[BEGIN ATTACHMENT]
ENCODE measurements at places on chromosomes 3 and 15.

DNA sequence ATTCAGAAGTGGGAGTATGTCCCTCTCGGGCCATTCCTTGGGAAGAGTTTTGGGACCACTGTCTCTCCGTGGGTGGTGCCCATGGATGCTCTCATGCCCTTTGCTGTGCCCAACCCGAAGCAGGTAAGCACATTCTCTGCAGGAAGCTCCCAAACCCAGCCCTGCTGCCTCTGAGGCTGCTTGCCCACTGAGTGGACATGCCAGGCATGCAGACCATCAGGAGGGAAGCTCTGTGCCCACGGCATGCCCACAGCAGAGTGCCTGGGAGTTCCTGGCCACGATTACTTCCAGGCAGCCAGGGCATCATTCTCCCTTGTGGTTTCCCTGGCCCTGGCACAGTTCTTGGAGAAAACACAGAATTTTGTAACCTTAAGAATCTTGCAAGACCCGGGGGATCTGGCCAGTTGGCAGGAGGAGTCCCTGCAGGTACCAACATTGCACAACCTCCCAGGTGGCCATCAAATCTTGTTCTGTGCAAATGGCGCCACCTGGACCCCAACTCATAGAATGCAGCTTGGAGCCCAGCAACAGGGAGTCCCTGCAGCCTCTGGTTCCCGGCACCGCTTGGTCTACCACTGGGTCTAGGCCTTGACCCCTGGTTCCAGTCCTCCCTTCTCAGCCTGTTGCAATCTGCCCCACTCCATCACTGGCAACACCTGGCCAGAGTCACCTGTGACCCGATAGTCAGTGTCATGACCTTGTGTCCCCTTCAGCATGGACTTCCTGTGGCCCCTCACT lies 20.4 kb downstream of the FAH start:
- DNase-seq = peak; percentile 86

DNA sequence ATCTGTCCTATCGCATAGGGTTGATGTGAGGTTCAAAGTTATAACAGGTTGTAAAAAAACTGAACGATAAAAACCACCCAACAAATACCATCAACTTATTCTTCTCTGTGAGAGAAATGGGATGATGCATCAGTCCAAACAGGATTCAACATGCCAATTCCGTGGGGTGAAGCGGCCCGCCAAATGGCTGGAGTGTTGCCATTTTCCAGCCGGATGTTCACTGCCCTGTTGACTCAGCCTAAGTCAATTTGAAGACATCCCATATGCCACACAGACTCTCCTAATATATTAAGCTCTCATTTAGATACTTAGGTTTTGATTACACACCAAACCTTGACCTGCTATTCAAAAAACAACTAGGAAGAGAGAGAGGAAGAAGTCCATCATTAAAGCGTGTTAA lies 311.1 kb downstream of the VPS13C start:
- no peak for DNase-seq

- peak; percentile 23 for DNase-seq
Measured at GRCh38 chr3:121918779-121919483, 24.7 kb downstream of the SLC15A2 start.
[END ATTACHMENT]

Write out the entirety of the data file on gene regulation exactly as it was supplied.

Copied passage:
ENCODE measurements at places on chromosomes 3 and 15.

DNA sequence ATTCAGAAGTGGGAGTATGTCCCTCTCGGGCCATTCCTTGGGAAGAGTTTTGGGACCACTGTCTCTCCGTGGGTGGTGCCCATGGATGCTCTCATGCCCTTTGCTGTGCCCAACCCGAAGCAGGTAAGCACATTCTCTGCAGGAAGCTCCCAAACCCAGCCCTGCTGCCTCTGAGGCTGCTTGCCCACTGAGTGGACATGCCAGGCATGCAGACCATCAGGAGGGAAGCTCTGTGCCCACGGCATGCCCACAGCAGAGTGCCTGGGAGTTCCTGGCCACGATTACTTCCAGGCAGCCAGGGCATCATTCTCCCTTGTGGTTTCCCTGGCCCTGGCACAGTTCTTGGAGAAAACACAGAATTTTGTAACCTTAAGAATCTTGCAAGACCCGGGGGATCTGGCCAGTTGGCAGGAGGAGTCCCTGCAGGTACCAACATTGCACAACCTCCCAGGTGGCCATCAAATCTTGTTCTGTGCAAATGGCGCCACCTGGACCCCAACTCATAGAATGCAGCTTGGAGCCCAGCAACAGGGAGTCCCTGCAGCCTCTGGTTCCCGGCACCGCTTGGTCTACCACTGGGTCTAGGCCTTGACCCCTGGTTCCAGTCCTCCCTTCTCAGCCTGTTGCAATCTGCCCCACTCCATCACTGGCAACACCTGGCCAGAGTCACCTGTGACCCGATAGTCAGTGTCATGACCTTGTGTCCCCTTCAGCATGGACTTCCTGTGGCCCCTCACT lies 20.4 kb downstream of the FAH start:
- DNase-seq = peak; percentile 86

DNA sequence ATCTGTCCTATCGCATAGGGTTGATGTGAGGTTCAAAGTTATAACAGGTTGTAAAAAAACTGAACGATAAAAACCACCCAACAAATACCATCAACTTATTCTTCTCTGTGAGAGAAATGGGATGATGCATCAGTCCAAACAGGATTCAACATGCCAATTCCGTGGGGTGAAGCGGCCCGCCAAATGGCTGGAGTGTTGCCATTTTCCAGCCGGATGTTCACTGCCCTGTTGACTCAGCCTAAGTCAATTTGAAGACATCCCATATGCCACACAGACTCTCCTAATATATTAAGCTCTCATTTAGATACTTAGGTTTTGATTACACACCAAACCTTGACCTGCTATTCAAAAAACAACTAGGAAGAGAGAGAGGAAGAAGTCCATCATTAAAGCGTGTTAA lies 311.1 kb downstream of the VPS13C start:
- no peak for DNase-seq

- peak; percentile 23 for DNase-seq
Measured at GRCh38 chr3:121918779-121919483, 24.7 kb downstream of the SLC15A2 start.